An Israeli raid on Al-Aqsa compound earlier this year turned violent when hundreds of Palestinian worshippers were beaten, arrested, and marched barefoot through the streets of Jerusalem. Now two young men describe the brutality they faced that night, and the humiliation they encountered while in custody. By Yael Marom This past summer, two weeks after Al-Aqsa compound was closed following a lethal attack by three Palestinian citizens of Israel against Israeli police forces, worshippers were allowed to return to pray in the area. [tmwinpost] This came following the eruption of widespread popular protests, after which Israel removed the metal detectors it had erected at the entrance…

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  • Why I got arrested at the ADL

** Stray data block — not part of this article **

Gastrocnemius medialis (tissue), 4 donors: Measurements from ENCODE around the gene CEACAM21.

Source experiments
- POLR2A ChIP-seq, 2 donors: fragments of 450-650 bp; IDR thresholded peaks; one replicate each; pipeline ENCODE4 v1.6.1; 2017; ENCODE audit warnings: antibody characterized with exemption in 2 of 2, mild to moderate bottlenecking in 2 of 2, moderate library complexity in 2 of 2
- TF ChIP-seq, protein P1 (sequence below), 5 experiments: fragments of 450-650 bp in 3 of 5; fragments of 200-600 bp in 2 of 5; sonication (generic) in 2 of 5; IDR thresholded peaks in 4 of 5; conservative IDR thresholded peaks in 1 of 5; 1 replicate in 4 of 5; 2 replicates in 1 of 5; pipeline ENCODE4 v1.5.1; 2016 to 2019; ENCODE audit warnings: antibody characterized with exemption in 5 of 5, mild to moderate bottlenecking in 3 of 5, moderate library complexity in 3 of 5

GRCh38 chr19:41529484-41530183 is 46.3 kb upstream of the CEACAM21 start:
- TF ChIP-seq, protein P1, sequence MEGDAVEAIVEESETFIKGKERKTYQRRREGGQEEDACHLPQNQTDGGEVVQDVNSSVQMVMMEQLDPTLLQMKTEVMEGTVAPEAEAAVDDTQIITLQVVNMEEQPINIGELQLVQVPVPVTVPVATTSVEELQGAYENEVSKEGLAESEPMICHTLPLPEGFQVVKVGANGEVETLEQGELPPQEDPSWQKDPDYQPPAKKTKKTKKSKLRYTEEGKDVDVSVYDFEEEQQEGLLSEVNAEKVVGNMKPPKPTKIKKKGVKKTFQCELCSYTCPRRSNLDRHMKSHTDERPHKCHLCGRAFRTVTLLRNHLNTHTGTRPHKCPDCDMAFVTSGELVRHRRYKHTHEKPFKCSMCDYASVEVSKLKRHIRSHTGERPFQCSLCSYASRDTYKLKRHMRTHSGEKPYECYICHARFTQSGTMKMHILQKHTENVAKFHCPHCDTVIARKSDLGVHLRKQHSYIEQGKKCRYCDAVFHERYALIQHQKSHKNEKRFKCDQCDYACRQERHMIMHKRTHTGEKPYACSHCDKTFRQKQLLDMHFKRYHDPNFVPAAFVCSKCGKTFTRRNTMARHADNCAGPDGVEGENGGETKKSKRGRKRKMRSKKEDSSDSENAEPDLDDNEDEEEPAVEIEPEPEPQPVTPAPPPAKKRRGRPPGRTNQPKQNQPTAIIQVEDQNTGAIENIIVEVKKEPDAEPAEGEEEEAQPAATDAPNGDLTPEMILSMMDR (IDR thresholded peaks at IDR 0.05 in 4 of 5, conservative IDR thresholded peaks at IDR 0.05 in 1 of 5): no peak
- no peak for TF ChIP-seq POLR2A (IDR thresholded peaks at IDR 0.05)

Jewish Voice for Peace activists are arrested protesting ADL exchange programs that bring together American law enforcement with Israeli military and police, a swapping of ‘worst practices’ that strengthens the repression of communities of color in both places. By Talia Baurer In my professional life, I teach workshops about healthy relationships and consent to middle and high schoolers. There is a point in each workshop when we explain that to abuse someone is a choice. This is a good thing, I tell them, because it also means we can choose to not hurt and control others. Abuse is never predestined,…

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  • 'Israeli police stormed Al-Aqsa mosque, beat 100 worshipers,' complaint says